Many well-meaning people in the alternative building community see it as a crusade, a battle of good versus evil. In struggling to get people to listen, they paint too rosy a picture. The unfortunate result is that even in the ostensibly altruistic world of alternative building, you have to take everything with a big grain of salt.

Building something that will withstand nature’s onslaughts while welcoming it with open arms has never been and cannot be easy. It takes a lot of thought, hard physical labor, and careful attention to detail. It’s an art form of the highest sort. In the real world, almost every undertaking of any meaning is difficult, both physically and mentally—and there’s nothing wrong with that, as long as you’re prepared.

Trust practical experience and local knowledge. There is no substitute for practical local experience. Alternative building isn’t really about materials or making political statements; it’s the creation of a building that fits specific people in a specific environment. When looking for guidance, it’s much more important to find someone with solid, practical, locally based experience than a card-carrying alternative builder. Find out what the old-timers are doing. There are more similarities than differences between alternative and conventional building; local experience, even if it’s staunchly conventional, is often very valuable.

Can you build it yourself? There is a feel you get for building things, a general understanding of how to deal with materials, that can cross over between many different activities and approaches to building. Will the force exerted by this thing cause that thing to fall over? Does this stuff seem like a good consistency to set up the way I’m expecting? Do I need to step back and call someone who knows what she’s doing? Without this basic experience—this quasi-intuitive knowledge of tools, materials, and problem solving—I advise thinking long and hard before attempting to build your own house.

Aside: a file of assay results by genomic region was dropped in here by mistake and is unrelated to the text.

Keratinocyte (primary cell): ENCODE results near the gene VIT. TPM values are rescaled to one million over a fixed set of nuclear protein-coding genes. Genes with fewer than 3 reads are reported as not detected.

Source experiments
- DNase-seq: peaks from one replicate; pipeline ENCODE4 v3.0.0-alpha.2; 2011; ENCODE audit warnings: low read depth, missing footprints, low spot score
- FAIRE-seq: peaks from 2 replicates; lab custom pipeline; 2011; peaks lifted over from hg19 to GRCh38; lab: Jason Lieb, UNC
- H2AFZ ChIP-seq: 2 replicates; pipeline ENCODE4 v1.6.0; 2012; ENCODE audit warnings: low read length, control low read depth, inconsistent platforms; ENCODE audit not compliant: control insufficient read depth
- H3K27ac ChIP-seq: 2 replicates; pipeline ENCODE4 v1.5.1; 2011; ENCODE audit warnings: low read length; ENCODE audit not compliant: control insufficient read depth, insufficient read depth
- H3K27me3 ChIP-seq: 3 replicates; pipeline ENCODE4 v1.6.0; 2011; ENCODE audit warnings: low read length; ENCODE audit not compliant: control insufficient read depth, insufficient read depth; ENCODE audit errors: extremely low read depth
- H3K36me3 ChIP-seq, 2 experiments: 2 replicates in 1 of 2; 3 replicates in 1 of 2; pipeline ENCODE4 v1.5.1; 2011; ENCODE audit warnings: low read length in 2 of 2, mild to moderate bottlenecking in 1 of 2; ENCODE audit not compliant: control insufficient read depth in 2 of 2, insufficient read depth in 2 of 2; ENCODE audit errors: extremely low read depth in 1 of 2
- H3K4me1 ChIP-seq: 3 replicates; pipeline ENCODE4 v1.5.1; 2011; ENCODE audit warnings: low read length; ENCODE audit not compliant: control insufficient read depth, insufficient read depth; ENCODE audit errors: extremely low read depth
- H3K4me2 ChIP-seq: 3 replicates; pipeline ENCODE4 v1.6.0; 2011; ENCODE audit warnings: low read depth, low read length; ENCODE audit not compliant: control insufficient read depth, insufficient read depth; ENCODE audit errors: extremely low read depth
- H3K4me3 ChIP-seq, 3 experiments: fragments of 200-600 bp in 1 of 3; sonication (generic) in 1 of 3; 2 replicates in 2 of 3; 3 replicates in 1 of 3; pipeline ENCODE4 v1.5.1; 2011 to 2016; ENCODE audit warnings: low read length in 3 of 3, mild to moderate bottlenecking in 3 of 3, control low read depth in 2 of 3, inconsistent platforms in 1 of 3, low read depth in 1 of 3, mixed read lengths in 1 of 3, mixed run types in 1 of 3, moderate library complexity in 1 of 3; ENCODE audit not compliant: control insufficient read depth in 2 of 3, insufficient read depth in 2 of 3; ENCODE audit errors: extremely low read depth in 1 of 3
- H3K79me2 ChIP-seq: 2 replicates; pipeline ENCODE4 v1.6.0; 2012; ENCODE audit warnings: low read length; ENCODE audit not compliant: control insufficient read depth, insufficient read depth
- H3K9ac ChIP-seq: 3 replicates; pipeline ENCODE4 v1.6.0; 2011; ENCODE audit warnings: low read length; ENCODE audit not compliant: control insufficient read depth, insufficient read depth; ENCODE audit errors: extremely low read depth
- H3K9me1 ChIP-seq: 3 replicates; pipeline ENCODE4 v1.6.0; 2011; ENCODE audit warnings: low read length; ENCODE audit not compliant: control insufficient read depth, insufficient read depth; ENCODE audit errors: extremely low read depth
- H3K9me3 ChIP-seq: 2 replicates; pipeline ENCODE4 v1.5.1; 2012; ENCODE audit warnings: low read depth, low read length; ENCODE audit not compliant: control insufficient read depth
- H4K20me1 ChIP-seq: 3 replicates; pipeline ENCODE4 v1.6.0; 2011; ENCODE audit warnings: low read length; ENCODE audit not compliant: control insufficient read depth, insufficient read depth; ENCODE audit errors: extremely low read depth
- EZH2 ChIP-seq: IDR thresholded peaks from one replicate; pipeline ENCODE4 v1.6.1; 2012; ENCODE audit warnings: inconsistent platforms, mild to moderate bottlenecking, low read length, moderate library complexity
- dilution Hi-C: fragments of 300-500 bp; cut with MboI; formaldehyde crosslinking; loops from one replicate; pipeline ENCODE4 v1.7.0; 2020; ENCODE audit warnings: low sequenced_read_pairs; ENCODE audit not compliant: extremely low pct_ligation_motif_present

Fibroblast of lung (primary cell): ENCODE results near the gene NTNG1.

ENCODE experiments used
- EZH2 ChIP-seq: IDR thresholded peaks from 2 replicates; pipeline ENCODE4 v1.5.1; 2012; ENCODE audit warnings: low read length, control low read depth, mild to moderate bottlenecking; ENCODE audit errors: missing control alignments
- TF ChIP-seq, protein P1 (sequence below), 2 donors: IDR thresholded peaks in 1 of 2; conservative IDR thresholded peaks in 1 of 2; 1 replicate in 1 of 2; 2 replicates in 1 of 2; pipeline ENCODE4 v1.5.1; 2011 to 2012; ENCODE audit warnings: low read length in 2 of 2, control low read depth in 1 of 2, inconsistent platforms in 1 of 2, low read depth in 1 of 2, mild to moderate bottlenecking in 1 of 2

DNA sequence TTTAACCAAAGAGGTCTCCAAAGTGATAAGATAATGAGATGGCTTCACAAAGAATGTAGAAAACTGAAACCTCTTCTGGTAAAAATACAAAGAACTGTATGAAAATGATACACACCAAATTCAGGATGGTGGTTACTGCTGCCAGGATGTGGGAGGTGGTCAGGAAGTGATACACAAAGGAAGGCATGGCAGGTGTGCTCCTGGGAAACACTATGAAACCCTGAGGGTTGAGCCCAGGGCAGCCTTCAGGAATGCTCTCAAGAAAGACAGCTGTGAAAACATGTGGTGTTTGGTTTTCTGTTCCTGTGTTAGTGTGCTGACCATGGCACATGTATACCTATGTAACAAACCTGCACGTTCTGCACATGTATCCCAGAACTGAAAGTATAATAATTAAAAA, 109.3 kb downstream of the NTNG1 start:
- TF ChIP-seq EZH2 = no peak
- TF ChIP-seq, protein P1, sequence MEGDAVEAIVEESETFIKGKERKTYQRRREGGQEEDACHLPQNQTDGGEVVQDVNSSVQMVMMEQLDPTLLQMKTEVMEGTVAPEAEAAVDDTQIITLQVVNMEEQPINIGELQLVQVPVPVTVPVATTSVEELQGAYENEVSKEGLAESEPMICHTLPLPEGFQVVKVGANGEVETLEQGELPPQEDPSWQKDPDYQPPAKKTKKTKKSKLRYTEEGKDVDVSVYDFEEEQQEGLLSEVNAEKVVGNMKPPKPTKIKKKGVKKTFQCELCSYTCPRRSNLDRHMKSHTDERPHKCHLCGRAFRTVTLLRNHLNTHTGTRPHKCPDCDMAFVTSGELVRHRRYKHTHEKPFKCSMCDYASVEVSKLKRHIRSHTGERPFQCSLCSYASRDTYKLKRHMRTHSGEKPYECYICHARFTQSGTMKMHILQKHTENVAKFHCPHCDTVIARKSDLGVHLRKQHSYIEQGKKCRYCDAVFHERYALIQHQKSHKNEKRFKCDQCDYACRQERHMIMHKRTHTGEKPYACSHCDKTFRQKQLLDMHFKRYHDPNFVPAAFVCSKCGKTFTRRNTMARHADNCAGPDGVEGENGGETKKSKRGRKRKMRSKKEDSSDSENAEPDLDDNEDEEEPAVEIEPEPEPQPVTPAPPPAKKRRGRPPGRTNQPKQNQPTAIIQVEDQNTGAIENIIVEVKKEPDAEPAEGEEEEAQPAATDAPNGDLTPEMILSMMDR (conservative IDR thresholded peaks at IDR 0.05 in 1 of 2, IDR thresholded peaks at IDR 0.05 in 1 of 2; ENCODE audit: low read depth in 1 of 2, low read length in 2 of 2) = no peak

The success of your house will be measured in the details. Is the flashing correctly installed? How was the slab prepared before pouring? Was caulking used or abused? Is there a foundation drain? Has the site been graded to shed water? Have local insects been taken into account? The answers to these questions and many more can’t easily be determined after the fact. Planning and careful attention to detail are required.

This is boring stuff, seemingly far removed from the dream of a cozy, socially responsible house. But these details are really the core of your dream. Many crucial details aren’t conceptually difficult, but they need to be executed skillfully. Identifying and performing these tasks on your precious house for the first time ever, without guidance and supervision, would probably be a mistake.

Detailing is particularly important in alternative building techniques because these approaches haven’t yet become part of the construction vernacular. Who do you turn to when you have difficulty attaching wood roof framing to a monolithic cob wall or are confused about flashing details for a straw bale building? Books can give you only general information, and many situations aren’t covered in those simple diagrams. Text that seems clear while reading it on the couch can be frustratingly incomplete when you’re actually trying to carry out the operation described. Inexperience and trailblazing don’t go well together. If you don’t know what you’re doing, choose alternative building techniques that have a history in your area.